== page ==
After Centuries of Housing Racism, a Southern City Gets Innovative

Denise Fitzgerald’s property abuts the string of quiet, empty lots that line Ewing Street in Jackson, Mississippi. Recently she was leaf-blowing detritus shed by the enormous sycamore tree dominating the yard of her tidy Habitat for Humanity home. She says she’d cut the tree down herself but knows it’s big enough to take out both her house and the house beside her if she dare try it.

Fitzgerald is familiar with the empty lots of Ewing Street, just a few blocks from Jackson State University. She’s lived here since 2008, and she remembers when Ewing was a series of derelict buildings smeared across the neighborhood.

Only two empty houses remain. The rest is a collection of oak and hackberry trees, with some untamed vines.

There is some human intervention, however. Every other week volunteers with Cooperation Jackson, a local workers’ cooperative that owns the lots, pick up litter. Cooperation Jackson has big plans for the street, and Fitzgerald stands behind them.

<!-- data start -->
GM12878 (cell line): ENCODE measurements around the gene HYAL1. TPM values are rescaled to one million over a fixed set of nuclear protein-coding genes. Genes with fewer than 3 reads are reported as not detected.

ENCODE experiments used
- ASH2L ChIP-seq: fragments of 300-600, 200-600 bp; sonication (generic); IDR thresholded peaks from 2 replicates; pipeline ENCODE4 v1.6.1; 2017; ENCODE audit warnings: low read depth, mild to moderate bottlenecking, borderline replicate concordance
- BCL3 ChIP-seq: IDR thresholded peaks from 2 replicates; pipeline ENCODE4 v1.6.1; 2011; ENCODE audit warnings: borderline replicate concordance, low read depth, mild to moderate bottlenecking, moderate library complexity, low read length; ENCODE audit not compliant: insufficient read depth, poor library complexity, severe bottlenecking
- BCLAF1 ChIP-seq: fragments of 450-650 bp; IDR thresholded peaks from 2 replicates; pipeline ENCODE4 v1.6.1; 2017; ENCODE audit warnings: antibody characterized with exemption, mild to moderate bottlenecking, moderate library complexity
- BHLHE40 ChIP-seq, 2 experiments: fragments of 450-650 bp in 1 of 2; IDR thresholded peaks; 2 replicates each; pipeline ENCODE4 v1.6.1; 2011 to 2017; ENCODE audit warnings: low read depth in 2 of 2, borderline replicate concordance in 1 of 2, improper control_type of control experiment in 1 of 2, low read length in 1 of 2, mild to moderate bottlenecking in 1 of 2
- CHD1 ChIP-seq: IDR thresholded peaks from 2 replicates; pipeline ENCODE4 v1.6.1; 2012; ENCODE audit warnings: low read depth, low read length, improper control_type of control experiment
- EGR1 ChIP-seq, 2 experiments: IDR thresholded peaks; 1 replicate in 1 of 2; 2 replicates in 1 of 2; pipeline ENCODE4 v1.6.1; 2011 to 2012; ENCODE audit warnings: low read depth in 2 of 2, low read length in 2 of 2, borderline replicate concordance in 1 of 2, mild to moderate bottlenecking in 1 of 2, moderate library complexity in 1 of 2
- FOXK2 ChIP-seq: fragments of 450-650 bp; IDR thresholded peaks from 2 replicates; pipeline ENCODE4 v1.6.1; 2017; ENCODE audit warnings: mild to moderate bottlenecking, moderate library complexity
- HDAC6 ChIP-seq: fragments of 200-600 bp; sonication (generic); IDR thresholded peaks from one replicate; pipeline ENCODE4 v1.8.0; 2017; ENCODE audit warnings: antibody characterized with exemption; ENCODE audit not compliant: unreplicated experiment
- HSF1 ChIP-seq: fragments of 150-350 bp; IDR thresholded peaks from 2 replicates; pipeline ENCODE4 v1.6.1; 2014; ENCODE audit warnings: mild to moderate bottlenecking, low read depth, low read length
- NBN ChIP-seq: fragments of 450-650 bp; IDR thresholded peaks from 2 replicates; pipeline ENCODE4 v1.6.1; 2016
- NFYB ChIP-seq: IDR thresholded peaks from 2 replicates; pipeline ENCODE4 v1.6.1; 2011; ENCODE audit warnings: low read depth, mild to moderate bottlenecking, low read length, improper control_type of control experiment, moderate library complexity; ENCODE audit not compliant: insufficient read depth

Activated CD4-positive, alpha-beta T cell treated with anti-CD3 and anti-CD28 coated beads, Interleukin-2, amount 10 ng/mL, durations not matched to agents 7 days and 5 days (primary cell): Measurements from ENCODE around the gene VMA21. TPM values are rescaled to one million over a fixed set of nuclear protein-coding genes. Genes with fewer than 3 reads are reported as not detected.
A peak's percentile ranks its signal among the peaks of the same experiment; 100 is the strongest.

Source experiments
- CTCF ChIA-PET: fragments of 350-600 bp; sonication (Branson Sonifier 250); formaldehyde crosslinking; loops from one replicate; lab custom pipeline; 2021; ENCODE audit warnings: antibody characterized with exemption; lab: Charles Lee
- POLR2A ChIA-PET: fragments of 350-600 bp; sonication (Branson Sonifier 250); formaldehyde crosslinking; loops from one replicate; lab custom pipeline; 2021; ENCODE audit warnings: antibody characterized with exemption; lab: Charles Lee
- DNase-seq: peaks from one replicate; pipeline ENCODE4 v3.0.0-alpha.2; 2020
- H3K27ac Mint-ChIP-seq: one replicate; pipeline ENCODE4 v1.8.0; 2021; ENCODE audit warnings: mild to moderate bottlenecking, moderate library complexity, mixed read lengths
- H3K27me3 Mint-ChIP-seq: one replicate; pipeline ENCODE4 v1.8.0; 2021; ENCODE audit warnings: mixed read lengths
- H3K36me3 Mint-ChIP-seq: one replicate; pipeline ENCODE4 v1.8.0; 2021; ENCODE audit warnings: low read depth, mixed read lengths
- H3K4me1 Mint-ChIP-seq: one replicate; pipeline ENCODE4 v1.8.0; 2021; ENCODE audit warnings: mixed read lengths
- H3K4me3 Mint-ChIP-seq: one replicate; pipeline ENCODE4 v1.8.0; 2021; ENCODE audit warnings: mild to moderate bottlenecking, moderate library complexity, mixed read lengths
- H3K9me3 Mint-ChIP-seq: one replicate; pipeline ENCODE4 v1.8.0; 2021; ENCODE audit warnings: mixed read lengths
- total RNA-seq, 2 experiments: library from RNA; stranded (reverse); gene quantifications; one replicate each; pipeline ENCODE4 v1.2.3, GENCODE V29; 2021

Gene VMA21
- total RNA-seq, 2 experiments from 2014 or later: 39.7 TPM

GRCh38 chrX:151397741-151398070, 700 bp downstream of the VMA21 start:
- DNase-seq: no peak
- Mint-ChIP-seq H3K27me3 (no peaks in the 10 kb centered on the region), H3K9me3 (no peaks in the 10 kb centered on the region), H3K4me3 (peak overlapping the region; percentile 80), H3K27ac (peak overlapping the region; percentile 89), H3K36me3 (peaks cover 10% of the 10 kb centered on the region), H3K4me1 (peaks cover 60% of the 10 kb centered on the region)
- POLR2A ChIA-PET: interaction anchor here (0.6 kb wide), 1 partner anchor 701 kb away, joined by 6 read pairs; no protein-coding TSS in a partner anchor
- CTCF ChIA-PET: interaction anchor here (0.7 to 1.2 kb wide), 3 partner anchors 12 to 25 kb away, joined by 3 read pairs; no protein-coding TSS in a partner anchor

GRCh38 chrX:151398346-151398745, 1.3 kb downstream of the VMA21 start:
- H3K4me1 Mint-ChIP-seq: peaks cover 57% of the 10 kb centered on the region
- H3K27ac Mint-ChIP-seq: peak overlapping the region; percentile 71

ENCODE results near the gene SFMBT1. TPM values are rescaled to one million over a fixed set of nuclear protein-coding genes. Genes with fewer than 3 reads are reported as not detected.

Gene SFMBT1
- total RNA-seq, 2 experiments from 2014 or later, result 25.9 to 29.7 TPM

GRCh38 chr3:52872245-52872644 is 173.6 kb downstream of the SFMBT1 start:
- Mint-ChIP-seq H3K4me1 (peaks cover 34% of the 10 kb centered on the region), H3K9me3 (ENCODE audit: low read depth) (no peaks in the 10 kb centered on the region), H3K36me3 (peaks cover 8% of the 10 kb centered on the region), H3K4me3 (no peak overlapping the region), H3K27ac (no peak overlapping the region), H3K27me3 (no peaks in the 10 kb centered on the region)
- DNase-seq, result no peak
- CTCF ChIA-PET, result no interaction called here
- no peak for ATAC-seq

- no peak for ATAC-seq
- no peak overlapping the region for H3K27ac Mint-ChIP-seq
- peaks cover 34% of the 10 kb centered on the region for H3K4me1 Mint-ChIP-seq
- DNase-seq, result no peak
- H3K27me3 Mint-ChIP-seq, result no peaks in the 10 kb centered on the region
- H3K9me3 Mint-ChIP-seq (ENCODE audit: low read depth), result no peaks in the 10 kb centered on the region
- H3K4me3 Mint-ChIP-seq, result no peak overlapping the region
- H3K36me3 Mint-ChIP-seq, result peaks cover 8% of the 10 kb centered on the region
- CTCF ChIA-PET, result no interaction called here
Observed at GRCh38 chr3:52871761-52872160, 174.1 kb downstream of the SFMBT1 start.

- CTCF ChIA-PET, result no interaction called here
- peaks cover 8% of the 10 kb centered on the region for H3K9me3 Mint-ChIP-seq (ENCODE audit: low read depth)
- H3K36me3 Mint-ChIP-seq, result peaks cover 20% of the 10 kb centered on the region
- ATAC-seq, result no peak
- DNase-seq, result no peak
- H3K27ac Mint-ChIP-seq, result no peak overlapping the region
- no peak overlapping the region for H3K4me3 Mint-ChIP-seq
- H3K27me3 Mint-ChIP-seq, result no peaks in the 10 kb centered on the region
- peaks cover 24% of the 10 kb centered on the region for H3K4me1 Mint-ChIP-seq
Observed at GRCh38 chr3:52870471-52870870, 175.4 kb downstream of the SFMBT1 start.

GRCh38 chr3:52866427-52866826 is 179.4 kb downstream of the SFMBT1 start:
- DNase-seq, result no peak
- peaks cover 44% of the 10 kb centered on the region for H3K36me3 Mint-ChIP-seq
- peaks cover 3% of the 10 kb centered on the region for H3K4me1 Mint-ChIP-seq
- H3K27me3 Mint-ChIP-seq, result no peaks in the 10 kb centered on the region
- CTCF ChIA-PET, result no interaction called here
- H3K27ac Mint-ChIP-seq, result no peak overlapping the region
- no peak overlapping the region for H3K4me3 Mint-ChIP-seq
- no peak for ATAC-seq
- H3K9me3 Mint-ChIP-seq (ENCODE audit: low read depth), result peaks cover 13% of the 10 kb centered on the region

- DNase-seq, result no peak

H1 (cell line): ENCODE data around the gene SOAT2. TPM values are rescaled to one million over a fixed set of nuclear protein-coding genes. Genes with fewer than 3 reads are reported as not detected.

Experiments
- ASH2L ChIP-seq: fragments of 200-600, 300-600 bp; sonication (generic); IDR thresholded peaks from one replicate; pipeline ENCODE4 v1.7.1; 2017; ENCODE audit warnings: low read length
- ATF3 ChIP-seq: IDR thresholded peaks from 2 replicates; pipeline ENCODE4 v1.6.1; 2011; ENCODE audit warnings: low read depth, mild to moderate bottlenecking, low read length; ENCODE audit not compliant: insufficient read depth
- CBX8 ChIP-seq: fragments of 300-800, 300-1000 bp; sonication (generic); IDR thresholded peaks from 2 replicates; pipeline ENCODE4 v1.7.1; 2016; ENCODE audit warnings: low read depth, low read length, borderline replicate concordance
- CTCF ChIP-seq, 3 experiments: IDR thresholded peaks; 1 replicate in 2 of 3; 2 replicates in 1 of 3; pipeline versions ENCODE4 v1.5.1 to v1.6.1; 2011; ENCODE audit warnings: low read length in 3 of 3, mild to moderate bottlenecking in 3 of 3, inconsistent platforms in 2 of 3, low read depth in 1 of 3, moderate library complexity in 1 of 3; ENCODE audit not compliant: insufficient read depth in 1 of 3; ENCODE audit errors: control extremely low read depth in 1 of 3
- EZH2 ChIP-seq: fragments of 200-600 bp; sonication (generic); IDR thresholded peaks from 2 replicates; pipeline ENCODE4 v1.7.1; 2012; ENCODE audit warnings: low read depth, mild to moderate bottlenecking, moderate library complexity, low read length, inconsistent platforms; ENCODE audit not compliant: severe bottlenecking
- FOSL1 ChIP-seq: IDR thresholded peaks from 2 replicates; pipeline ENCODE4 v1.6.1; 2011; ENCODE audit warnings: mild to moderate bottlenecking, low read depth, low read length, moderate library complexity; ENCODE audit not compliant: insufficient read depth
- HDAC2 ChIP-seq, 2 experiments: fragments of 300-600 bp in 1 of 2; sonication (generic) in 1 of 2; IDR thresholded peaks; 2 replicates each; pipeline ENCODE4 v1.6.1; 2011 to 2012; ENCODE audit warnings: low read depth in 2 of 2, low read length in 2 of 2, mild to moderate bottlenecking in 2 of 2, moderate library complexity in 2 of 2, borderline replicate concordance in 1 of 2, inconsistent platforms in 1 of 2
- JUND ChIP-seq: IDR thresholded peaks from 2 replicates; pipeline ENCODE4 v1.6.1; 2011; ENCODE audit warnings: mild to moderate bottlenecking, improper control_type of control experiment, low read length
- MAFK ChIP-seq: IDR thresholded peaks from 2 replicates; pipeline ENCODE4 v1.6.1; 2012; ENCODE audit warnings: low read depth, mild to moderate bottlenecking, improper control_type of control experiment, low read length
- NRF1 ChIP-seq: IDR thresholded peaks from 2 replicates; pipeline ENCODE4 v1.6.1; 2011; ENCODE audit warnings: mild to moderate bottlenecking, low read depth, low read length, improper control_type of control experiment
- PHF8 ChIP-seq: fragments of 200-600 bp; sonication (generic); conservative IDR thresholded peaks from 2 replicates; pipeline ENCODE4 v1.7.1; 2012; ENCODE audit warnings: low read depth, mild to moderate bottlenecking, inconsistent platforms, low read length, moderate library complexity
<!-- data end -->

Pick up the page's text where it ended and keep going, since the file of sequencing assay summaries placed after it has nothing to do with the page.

“I would like to see all that over there with new homes with people in them,” Fitzgerald says, pointing across the street. “It’s been either a mess or empty over there since I got here, and that would be a nice change.”

Once a thriving neighborhood before the 1980s, the area is now CJ’s proposed site of a series of price-capped homes and gardens organized into a community land trust that it hopes will form a tight-knit community. Cultivating an intimate community in Jackson’s neglected western territory is no easy feat, however. The mean annual income in the area surrounding Ewing, according the Census Bureau, is about $22,000.

Concentrated poverty is measured by the percentage of poor individuals living in high-poverty neighborhoods, and for Black people in Mississippi, that rate is 29.7 percent—made possible, in part, by a long history of discrimination. Until the 1968 passage of the Fair Housing Act, US lending institutions restricted Black families from many home loans.

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